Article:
Waynesburg University hosts important meeting discussing the future for Greene County

The Goodwin Performing Arts Center at Waynesburg University bustled with citizens, corporate representatives and local government officials Tuesday, as the Greene County Commissioners presented a comprehensive economic plan. Greene County has waited for more than a year for the new marketing strategy that they hope will usher in a new economic age for the county.

Edward Boice, The Yellow Jacket

“This is the tool of our future,” Blair Zimmerman, chairman of the Greene County Commissioners said during the presentation.” This is what we will use with corporations and companies [to] bring them here. You all heard from all of our speakers what’s going on here, and the opportunities are endless.”

The plan revealed is “Greene County PA: A Powerful Place,” which strives to attract businesses by focusing on six aspects of the county: mobility, transportation, and infrastructure; workforce and education; business and industry; quality of life; growing and protecting assets; and local government.

“With everything Greene County has available to it, it is inevitable that you’ll emerge in places well beyond Pennsylvania’s borders,”  Denise Brinley, executive director of the Governor’s Office of Energy, said. 

With Jim Protin, project manager for Greene County, hosting the reveal, Zimmerman and Douglas Lee, president of Waynesburg University, gave short welcoming messages. Brinley, Zach Smith, manager of external affairs at CONSOL, and Jerry Tompson, project manager of Forge the Future, spoke of the many aspects that went into this new marketing strategy. 


Edward Boice, The Yellow Jacket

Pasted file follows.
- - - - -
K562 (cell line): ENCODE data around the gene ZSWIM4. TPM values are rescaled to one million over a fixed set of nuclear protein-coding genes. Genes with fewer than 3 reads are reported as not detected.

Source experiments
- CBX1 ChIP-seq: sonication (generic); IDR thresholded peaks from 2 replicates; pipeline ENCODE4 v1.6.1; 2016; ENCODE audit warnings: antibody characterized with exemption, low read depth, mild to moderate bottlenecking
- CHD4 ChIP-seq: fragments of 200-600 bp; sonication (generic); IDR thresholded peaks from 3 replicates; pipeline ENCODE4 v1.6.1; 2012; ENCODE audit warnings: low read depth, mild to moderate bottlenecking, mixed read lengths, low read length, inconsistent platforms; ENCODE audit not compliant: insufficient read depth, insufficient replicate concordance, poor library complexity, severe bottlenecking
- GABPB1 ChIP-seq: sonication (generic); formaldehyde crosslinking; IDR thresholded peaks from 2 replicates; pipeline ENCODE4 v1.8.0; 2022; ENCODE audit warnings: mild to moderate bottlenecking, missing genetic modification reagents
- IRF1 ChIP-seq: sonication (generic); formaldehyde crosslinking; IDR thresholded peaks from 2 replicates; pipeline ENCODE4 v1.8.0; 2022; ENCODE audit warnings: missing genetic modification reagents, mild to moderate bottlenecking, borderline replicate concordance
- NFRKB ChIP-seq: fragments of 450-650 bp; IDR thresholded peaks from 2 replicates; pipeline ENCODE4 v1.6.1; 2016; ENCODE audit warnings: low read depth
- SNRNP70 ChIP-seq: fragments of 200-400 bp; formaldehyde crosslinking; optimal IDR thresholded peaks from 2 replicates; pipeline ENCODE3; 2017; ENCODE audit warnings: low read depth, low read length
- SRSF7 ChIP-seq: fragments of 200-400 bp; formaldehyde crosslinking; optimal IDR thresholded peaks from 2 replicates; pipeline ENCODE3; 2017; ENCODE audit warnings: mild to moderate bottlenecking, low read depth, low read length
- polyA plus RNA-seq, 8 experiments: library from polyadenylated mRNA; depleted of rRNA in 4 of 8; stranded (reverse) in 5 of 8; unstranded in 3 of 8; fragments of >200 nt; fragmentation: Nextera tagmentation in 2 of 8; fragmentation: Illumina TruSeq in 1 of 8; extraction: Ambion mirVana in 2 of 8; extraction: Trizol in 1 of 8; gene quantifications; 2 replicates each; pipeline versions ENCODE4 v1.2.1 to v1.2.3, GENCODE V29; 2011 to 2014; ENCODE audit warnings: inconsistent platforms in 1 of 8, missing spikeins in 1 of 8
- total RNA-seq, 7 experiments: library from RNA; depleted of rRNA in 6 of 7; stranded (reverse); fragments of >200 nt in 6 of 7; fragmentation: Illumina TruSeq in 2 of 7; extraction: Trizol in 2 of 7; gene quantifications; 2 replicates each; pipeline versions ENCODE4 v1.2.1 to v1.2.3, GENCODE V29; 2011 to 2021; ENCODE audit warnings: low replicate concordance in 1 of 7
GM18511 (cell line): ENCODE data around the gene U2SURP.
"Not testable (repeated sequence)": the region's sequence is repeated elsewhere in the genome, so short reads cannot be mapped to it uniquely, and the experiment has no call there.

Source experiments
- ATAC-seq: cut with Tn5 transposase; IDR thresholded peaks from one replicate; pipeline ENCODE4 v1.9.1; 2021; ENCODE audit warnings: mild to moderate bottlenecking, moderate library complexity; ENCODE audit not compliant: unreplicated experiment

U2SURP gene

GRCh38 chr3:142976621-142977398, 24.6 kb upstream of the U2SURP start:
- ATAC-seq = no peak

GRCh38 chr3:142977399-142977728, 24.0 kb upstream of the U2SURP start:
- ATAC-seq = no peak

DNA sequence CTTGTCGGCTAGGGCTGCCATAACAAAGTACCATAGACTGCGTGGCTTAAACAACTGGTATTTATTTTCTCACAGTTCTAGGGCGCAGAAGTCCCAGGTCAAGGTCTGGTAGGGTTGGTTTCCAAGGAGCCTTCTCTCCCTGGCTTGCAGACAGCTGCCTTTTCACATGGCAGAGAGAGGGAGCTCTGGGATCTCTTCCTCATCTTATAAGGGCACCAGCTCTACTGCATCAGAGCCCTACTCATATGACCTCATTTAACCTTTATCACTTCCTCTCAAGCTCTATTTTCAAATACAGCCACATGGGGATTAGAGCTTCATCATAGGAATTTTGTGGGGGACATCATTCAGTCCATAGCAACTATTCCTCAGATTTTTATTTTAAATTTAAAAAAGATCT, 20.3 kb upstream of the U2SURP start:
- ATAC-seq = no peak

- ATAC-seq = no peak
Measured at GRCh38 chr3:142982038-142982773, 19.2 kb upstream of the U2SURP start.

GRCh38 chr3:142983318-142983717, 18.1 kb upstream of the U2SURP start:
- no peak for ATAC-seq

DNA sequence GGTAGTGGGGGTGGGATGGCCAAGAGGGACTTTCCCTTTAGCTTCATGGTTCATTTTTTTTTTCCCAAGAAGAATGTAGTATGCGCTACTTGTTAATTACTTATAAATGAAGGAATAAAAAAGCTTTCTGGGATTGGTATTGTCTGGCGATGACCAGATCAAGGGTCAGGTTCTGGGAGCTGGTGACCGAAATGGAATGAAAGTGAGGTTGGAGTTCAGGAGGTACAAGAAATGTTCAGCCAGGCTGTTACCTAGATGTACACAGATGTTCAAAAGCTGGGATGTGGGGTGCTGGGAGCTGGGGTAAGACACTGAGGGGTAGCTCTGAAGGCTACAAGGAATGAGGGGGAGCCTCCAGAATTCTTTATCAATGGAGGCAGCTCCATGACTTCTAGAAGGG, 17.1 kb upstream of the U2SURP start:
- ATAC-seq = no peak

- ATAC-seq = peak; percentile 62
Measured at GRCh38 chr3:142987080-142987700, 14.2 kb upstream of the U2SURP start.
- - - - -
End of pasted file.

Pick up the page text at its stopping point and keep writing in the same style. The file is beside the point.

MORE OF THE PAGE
“So we are in what I would call a global energy transition, where business, government and residents alike are accelerating the search for cleaner forms of energy,” Brinley said. “Pennsylvania, with its exceptionally diverse energy system, is well-positioned to lead the way in navigating that transition.” 

While energy is the area’s forte, the speakers believe the best course of action to bring jobs into the county is to attract manufacturing firms with their natural resources.

“The more you look at the prospects for increasing the economic activity here, it really feels a little less like an ‘energy play’ and more like a ‘manufacturing industries of the future play,’” Tompson said.

Energy isn’t the only advantage in the area. Prontin emphasized the transportation infrastructure of the county, particularly the Monongahela River.

“The river is a critical piece of infrastructure. The industrial and recreational Monongahela River comes right by us and leads us by my friends up in Mid Mon Valley, all the way up to… Pittsburgh,” Protin said. “So we’re all tied together, from Cheat Lake all the way down to ‘The Point’ in Pittsburgh. This river is the most important infrastructure that we have at our disposal.”  

With “Greene County PA: A Powerful Place” now launched, the plan now is to start conversations with manufacturer firms with handouts, website and video that Protin and his co-workers created.

“Everything is officially launched, and now we go out and start contacting firms,” Protin said. “We’ll be blasting this out on social media – Facebook, Instagram, LinkedIn, the whole nine yards.”